Special Touch Ministry, the Assemblies of God U.S. Missions Intercultural Ministries outreach to people with disabilities founded by missionaries Charlie and Debbie Chivers, is commemorating its 40th anniversary. But Debbie is carrying on alone as executive director after the death of Charlie last September from COVID-19 at the age of 68.
“It seems so strange not to have Charlie with me, but God knows the parts of the puzzle that need to be put together,” says Debbie, 66. “Widowhood is not a fun place to be and I miss Charlie very much, but I’m so cognizant of God’s strength, peace, guidance, and His tender hand every day.”
Debbie says the current situation is similar to a family scenario in 2004 when the couple’s then-13-year-old daughter Cassie survived an attempted kidnapping. Cassie escaped her abductor’s grasp, screamed, and fled.
“God was so near after that incident,” Debbie says. “I have that feeling all over again. When we feel inadequate and the situation is out of control, we can run to the Father.”
Special Touch has experienced an upheaval in the past couple of years with the deaths of 28 volunteers, staffers, board members, or ministry participants. Appointed U.S. missionaries Joe and Ann Trementozzi plus 14 U.S. missionary associates work for Special Touch, but the ministry is buoyed by hundreds of volunteers.
Although Charlie’s leadership is missed, Debbie says the ministry won’t be any less vital. Retooling efforts this year will include weekend summer get away programs rather than the traditional weeklong efforts. In addition, a long-delayed plan to construct a building to store equipment and supplies needed for Special Touch Blind Services is expected to be finished by summer.
Chivers is grateful for the presence of Nettamara Doak, who has been administrator of Special Touch Blind Services since 2019, when the ministry relocated to Waupaca, Wisconsin, from Springfield, Missouri. Doak, who recently earned her bachelor’s degree in special education, says she appreciates the coaching and encouragement Charlie Chivers poured into her.
“Charlie’s heart for people with disabilities, his experiences, knowledge, vision, and friendship are missed immensely,” says Doak, 35. “He mentored many missionary associates.”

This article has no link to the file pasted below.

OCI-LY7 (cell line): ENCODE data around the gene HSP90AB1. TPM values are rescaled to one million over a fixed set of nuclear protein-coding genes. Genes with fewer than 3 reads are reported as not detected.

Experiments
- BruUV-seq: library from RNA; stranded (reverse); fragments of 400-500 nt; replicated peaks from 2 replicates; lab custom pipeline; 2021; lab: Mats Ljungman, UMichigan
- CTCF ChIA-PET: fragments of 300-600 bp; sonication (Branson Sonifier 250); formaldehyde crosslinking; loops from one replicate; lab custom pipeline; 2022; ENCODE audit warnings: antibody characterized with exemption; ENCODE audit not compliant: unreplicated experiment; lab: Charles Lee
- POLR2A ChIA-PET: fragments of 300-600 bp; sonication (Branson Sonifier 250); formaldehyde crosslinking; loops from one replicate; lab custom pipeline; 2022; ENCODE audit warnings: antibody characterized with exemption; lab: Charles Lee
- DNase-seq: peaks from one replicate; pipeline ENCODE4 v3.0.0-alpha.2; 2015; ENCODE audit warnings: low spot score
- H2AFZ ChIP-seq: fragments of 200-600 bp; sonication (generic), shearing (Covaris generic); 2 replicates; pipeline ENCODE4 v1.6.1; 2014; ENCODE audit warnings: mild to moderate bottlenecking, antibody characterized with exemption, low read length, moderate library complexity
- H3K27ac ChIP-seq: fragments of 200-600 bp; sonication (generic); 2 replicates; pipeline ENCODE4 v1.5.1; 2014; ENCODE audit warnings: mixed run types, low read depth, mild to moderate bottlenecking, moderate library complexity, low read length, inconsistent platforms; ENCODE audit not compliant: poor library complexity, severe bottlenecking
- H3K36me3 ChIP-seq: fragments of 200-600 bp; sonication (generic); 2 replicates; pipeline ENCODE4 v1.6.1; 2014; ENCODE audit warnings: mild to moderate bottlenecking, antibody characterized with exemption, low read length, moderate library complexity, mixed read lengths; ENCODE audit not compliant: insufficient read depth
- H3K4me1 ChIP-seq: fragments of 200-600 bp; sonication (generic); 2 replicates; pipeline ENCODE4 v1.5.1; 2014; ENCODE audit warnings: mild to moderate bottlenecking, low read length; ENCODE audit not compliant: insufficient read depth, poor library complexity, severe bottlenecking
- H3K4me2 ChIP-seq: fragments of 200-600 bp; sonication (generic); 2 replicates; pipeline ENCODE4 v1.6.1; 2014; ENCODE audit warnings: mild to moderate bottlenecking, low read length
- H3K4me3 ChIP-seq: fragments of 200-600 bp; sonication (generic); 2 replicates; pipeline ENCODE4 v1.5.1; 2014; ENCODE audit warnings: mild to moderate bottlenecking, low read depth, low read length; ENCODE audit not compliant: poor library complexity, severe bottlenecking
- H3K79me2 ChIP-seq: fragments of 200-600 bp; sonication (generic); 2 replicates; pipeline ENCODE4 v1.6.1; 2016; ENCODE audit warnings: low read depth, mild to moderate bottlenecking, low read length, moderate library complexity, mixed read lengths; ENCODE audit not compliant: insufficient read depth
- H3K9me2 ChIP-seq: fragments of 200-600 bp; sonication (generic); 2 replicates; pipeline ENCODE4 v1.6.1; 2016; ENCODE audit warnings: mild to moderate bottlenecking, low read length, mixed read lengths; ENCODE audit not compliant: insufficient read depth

As the vision-impaired ministry’s full-time director, one of Doak’s roles is overseeing materials. That includes producing a daily recording of God’s Word for Today available by phone; sending tracts to prison chaplains for visually impaired inmates; developing Radiant Life quarterly adult Sunday School curriculum in digital talking book format; and adapting the AG Youth Ministries’ Alive in 5 evangelistic tool in large print and braille book editions with funding from Boys & Girls Missionary Challenge (BGMC).
The newest project involves producing tactile keychains of Alive in 5 from a three-dimensional printer paid for by Intercultural Ministries and BGMC. The keychain allows the visually impaired to make a gospel presentation by referring to five evangelistic symbols.
Doak, who has prayed with over 170 visually impaired people in her role, says Special Touch Blind Services has partnered with Accessible Hope International to hand-deliver embossed braille tracts to a woman in Sierra Leone who for the first time could read the gospel. The woman is now reading Scriptures aloud to sighted people.
Meanwhile, although a succession plan is in motion, Chivers has no notion of retiring.
“When Charlie and I were called 40 years ago, we didn’t put an end date on it,” she says. “The passion today is as strong as it’s ever been. I can’t imagine not doing it.”
Lead Photo: Nettamara Doak (left) and Debbie Chivers are based in Wisconsin at the Special Touch Ministry office.[PhotoGallery path = "/sitecore/Media Library/PENews/Photo Galleries/DebChivesNattamaraDoak"]